Addressing China: McCormick, for his part, pushed back against criticism that he had profited from investments in China as the former CEO of Bridgewater Associates. “I’ve been a successful businessman, I’ve run two businesses, I served in our military for 10 years fighting against the communists, I negotiated at the highest levels against the Chinese and other countries when I had a top-secret clearance at the National Security Council, and I’ve done business around the world in 20 countries including 2 percent of our business in China,” he said. “It’s just disingenuous for Mehmet to say that when Mehmet has so many dollars coming into his pocket from China.”
Crowded field: The candidates were joined onstage by three other GOP contenders who are vying to succeed outgoing Sen. Pat Toomey (R-PA), including real estate developer Jeff Bartos, cable news commentator Kathy Barnette and Carla Sands, who served as Trump’s ambassador to Denmark but has struggled to gain traction. Bartos, sticking to a theme he has consistently promoted throughout the race, touted his connections with “Main Street” voters across Pennsylvania, while Barnette charged that Oz and McCormick are “globalists” who are out of touch with the state.
Sandstorm: Sands, who had also sought Trump’s endorsement, suggested that the former president had made a mistake in backing Oz. “President Trump doesn’t always get the best advice,” she said. “It’s unfortunate but true.” The former diplomat boasted of her pro-Trump credentials and insisted that Oz, who previously served in the Turkish army, would “put Turkey first” rather than American interests. His rebuttal: “President Trump was very clear,” he shot back. “I’m America first.”
👰 The Good Wife: In The Atlantic, Avital Chizik-Goldschmidt looks at how The Surrendered Wife, a 2001 book about relationships, has gained popularity — and provoked criticism — in Orthodox Jewish circles. “In the controversial 2001 best seller, the American author Laura Doyle argues that the key to a happy marriage is a wife relinquishing control and allowing her husband to handle all decision making, including household finances, a lifestyle that is rooted in conservative biblical principles. ‘When you surrender to your husband, you accept that a supreme being is looking after you both,’ reads one passage. ‘The more you admire your husband’s magnificence and how everything about him is just as it should be, the more you will feel God’s presence.’ Though these tenets are rooted less in Jewish textual traditions than in the New Testament and in fundamentalist-Christian notions of wifely submission, they have seeped into the Orthodox community over the past two decades.” [TheAtlantic]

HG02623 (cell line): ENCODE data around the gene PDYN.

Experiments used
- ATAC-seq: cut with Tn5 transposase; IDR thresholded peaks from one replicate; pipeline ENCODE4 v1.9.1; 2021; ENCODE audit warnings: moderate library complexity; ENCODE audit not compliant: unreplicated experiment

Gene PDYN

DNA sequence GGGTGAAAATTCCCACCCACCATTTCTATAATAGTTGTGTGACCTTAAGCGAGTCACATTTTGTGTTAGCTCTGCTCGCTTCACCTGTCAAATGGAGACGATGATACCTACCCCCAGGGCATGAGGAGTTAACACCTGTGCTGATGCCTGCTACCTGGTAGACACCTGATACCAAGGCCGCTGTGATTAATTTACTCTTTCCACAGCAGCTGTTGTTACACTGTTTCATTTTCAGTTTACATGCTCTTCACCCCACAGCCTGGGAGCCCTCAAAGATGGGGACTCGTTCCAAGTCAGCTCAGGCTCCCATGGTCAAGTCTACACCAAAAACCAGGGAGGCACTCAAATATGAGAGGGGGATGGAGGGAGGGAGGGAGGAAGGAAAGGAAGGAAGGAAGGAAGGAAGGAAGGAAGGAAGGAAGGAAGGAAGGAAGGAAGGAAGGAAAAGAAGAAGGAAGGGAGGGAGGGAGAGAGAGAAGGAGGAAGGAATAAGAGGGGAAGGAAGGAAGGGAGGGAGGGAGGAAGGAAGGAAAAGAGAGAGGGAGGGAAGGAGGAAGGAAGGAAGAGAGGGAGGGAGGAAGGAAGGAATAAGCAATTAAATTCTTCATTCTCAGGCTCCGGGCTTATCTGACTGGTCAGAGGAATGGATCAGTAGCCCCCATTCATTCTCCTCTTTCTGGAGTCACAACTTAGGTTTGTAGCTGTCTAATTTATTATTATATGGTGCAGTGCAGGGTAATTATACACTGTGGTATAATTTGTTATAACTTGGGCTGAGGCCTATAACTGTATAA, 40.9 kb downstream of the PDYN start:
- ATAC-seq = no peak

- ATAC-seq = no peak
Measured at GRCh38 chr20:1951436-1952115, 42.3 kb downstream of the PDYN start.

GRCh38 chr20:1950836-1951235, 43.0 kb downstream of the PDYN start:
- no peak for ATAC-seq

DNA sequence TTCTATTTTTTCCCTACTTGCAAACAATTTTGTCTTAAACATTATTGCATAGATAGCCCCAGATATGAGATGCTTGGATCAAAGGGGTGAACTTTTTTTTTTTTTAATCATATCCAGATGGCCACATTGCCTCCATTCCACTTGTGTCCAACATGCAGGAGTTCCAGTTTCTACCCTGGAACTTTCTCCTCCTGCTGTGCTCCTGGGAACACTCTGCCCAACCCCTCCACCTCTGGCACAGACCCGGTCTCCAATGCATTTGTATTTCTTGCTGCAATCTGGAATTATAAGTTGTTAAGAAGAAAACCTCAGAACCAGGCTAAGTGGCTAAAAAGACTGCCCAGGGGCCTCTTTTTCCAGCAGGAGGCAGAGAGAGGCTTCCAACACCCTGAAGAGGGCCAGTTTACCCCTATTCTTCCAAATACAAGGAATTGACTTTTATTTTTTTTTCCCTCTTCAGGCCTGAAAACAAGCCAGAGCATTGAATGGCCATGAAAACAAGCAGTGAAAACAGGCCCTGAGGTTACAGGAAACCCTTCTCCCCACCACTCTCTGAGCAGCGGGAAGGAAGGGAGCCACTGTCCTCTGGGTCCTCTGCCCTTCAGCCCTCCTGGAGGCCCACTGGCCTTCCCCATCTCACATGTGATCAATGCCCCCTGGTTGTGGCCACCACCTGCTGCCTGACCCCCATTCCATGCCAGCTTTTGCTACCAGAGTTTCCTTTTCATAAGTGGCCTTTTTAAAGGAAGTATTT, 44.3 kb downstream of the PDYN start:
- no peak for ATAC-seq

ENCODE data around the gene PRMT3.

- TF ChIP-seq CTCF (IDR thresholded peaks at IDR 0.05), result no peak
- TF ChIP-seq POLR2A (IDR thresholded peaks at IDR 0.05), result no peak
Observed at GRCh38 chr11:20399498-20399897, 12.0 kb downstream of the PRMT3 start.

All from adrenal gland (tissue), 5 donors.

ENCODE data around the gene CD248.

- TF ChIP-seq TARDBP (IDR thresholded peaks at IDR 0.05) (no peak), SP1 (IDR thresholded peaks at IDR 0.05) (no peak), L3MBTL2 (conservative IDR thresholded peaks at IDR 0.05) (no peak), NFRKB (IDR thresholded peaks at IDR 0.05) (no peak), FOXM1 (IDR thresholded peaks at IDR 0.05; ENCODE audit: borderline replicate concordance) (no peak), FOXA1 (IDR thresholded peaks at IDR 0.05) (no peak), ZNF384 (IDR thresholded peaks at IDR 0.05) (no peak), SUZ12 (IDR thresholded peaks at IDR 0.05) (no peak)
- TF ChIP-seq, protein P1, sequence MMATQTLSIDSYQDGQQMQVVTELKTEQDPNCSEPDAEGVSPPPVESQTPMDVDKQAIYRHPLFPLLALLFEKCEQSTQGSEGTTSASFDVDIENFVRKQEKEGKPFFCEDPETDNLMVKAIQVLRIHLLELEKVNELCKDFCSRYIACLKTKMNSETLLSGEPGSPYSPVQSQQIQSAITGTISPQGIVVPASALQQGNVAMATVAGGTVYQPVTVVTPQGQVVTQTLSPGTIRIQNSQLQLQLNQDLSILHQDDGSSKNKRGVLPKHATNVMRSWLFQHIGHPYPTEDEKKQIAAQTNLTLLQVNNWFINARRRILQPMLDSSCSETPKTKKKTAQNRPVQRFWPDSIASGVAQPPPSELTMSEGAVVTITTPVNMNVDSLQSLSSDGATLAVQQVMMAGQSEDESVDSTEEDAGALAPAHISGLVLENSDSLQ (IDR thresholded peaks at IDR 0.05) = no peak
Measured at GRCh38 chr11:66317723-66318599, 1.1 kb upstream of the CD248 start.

📱 Signing Off: In Wired, Kelsey Osgood dissects the popularized concept of “digital Shabbats,” when otherwise non-Shabbat-observant individuals refrain from social media. “Orthodox Jews do not observe Shabbat as a way to spend more time with their families or to prevent burnout induced by living under the tyranny of modern capitalism or to stick it to Zuckerberg once a week. Shabbat does allow us to do those things, and it’s an extremely effective tool for all the above. But no, we do it for a very unfashionable, very simple, supremely awesome reason: because God told us to. The Torah is often terse and cagey about the reasons underpinning certain demands, but it does shed a little more light on why we observe Shabbat: It’s a behavioral manifestation of the covenant between God and the Jews, a way of imitating God’s own cessation from creation in the Book of Genesis, a reminder of our calling to be holy and sanctified. God is a pretty central element in all these things, and it stands to reason that when you cut the core out of something, what’s left will probably rot.” [Wired]